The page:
of 10,000+ hours under continuous operation, but shows electromigration under high stress, induced either by high
current densities or by hard pulsing of the diode. Hard solders, such as eutectic AuSn, in combination with
expansion matched heatsinks are becoming increasingly popular achieving 50,000+ hours lifetime at slightly higher
thermal impedance. The diode is soldered onto a submount, typically ALN or alike, which is than bonded with a
soft solder on the main heatsink.
Beam Quality
Broad area diodes are divided in 3 groups – single emitters (SE), mini-bars, and bars. Bars are typically 10mm wide
and 1.5 to 2 mm long with a varying number and size of emitters determining its fill factor, output power and beam
quality. The beam quality is highly asymmetric with about 440mm*mrad (M2=1,457) in slow axis, and M2=1 in fast
axis. Micro-optical lens arrays are applied for bars with a fill factor of less than 50% improving the beam quality to
175mm*mrad (M2=583) but reducing the output power and increasing complexity and costs respectively. For a
symmetric beam quality, micro-optical components are used to cut the beam several times in slow axis and to
rearrange the sections on top of each other in fast axis direction. SEs are typically 0.4mm wide and 4-6mm long
with a 100 m broad emitter yielding a beam quality of 4.4mm*mrad (M2=15) in slow axis and thus represent the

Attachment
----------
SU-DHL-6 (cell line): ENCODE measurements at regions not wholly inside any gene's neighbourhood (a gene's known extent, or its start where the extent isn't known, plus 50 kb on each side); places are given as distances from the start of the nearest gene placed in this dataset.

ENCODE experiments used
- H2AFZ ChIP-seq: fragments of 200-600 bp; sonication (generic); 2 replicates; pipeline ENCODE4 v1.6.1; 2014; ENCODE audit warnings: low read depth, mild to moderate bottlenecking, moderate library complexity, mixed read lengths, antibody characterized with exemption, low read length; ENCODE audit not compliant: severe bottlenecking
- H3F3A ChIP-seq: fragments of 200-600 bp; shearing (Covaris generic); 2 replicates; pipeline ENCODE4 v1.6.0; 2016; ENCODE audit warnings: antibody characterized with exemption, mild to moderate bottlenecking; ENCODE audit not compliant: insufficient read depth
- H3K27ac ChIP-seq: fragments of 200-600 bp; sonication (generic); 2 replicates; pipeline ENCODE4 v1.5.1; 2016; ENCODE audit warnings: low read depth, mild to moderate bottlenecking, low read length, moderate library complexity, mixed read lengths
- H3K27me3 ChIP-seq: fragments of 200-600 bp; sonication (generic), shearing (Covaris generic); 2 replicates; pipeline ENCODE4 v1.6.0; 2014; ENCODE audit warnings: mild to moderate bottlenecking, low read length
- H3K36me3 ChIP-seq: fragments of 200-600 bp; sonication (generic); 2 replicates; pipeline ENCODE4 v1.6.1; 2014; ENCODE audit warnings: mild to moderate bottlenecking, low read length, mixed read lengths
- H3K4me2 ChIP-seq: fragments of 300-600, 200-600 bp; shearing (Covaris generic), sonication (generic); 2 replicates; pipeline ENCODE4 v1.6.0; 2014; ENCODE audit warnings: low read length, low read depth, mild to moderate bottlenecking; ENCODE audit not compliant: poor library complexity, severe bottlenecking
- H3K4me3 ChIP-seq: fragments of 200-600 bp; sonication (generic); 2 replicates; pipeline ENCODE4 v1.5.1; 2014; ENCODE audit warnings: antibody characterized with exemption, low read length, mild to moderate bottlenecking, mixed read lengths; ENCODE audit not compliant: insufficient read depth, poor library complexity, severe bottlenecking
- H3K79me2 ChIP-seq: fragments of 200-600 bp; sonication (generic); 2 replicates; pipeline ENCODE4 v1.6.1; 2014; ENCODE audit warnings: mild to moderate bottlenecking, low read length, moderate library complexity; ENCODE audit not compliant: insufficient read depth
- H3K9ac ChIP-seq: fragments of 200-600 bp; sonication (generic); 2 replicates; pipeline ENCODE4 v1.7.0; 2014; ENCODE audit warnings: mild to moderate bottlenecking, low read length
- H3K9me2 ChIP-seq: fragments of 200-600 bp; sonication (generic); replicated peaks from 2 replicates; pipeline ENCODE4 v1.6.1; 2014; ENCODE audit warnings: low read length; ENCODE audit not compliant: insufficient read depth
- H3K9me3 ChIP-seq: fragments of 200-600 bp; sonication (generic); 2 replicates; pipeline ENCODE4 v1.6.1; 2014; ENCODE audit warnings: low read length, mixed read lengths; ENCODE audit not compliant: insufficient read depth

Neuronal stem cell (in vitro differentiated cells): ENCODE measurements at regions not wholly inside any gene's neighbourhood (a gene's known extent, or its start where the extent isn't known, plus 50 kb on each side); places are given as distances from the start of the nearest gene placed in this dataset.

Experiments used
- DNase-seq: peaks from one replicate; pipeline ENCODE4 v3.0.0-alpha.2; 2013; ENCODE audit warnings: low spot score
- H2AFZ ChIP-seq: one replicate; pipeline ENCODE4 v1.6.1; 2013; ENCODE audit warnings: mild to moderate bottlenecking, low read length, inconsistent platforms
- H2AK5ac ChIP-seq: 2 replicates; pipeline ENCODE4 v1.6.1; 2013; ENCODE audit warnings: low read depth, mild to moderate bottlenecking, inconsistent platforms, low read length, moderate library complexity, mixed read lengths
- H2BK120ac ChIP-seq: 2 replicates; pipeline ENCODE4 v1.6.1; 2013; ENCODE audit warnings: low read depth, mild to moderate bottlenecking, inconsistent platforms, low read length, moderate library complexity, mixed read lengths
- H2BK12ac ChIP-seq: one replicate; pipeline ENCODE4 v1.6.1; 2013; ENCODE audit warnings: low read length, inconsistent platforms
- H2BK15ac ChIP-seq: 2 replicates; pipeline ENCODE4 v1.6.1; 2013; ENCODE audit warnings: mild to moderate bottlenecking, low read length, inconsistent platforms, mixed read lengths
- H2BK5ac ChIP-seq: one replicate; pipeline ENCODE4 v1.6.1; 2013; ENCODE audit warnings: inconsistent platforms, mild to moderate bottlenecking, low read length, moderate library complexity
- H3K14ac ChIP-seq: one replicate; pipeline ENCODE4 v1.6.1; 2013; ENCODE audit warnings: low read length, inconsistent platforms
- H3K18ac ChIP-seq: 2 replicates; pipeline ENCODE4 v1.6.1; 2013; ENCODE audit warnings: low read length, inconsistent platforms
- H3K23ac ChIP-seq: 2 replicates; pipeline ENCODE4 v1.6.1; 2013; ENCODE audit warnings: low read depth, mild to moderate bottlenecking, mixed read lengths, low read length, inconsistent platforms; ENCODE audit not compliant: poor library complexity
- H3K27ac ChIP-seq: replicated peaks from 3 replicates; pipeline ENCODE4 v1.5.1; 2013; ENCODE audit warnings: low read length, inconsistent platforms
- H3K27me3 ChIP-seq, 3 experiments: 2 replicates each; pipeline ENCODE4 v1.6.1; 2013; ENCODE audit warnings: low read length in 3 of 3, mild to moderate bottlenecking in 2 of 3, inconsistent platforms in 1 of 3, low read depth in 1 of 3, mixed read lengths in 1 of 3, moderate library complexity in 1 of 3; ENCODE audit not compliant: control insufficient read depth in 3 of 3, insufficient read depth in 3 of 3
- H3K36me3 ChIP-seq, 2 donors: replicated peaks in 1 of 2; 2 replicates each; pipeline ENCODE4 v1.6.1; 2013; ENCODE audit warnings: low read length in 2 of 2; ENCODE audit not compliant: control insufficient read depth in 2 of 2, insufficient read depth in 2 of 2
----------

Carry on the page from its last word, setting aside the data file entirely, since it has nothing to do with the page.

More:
diode with the best beam quality. Mini-bars comprise short bars or bars with low fill factor and are typically
configured with slow axis collimation lenses for a medium to high beam quality. Stacking in fast axis is done to
first scale the output power and secondly, symmetrizing the beam quality.
Brightness is defined as power density at the facet divided by the square of the numerical aperture. It is highest for
SE (200 kW/(mm*NA)2), lowest for a bar (0.2 kW/(mm*NA)2) and in between for a mini-bar. However, the
absolute power is much higher for bars than it is for SE. Bars are commercial available as stacks with typically up to
12 bars stacked on top of each other resulting in 1,400W from an emitting area of 10mm by 20mm. The dark zones,
caused by the heatsinks, are optically filled by symmertrization of beam quality or by optical interleaving of
multiple stacks. High output powers with SEs require handling of many diodes and lenses.
Many laser designs deploy fiber coupled pump diodes for homogenous pumping with a rotational symmetry.
Optical symmetrization and a high optical fill factor in near and far field are required. Bars and stacks typically